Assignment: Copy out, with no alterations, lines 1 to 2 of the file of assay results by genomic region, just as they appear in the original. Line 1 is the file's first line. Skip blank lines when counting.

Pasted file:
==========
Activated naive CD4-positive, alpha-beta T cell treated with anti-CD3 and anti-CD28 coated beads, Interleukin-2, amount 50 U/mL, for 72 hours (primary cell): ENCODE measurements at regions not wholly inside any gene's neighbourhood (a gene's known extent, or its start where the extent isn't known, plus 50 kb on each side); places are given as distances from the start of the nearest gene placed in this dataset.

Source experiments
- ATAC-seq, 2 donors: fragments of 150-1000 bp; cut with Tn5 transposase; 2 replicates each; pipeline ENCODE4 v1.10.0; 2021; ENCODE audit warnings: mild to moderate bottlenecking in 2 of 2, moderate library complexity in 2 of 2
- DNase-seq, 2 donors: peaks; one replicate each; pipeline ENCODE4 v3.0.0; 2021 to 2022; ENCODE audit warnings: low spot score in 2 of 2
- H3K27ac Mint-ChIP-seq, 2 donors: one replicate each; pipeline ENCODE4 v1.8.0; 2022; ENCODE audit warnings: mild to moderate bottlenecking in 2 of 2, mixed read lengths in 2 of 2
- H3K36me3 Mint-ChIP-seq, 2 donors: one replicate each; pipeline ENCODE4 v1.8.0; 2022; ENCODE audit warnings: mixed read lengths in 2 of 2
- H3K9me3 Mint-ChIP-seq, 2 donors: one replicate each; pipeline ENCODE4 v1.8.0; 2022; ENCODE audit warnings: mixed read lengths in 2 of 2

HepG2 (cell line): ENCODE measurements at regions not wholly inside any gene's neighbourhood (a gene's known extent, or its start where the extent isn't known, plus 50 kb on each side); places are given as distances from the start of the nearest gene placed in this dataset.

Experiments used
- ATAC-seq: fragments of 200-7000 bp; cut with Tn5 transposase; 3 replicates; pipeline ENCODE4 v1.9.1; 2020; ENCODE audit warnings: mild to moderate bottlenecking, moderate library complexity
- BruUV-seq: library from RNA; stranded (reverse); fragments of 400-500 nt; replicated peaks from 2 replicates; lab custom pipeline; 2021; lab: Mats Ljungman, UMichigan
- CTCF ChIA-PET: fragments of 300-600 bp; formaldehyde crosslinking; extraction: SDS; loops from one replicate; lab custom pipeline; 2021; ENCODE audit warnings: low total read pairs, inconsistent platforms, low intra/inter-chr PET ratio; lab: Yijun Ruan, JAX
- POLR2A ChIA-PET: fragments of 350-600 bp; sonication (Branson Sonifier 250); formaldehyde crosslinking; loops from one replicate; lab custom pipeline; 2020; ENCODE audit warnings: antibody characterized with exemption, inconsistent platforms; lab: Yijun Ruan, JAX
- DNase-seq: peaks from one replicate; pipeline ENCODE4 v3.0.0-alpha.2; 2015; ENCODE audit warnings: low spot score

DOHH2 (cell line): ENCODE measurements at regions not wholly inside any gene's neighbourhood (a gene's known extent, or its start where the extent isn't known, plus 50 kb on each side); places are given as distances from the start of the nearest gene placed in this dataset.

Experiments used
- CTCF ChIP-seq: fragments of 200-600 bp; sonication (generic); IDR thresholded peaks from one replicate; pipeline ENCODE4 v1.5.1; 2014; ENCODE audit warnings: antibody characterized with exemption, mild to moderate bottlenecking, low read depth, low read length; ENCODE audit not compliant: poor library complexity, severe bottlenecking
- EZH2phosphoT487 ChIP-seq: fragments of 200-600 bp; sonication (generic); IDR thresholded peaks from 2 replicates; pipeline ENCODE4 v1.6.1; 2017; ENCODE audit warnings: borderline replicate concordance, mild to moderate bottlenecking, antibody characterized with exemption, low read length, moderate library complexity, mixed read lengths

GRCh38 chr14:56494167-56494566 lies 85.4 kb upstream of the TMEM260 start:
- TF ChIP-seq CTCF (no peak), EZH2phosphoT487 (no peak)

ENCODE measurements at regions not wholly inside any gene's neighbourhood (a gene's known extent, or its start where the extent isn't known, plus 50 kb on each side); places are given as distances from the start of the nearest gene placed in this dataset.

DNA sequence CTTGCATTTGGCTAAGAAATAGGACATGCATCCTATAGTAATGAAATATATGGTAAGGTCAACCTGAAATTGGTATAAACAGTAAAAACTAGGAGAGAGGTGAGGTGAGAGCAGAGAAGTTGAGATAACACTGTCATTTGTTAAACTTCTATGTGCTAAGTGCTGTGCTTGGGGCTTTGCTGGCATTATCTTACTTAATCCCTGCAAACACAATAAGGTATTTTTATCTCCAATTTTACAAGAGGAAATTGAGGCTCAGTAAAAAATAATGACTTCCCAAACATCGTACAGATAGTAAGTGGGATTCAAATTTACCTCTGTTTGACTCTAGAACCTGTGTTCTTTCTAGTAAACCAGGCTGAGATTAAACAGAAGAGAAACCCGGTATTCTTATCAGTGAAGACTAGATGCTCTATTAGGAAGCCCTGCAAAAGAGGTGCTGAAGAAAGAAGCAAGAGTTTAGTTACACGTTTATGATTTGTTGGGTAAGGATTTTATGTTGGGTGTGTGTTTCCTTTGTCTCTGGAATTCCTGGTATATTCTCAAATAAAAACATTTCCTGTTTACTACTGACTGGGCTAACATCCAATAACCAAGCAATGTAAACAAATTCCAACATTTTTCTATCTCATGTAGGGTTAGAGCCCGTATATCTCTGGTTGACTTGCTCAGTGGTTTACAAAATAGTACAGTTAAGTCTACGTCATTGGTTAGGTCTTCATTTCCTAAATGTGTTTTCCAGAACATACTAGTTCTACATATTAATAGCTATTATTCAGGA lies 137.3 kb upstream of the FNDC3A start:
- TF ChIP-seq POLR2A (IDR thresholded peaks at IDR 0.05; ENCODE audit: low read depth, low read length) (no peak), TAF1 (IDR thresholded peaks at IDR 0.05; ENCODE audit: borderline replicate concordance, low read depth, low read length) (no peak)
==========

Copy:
Activated naive CD4-positive, alpha-beta T cell treated with anti-CD3 and anti-CD28 coated beads, Interleukin-2, amount 50 U/mL, for 72 hours (primary cell): ENCODE measurements at regions not wholly inside any gene's neighbourhood (a gene's known extent, or its start where the extent isn't known, plus 50 kb on each side); places are given as distances from the start of the nearest gene placed in this dataset.

Source experiments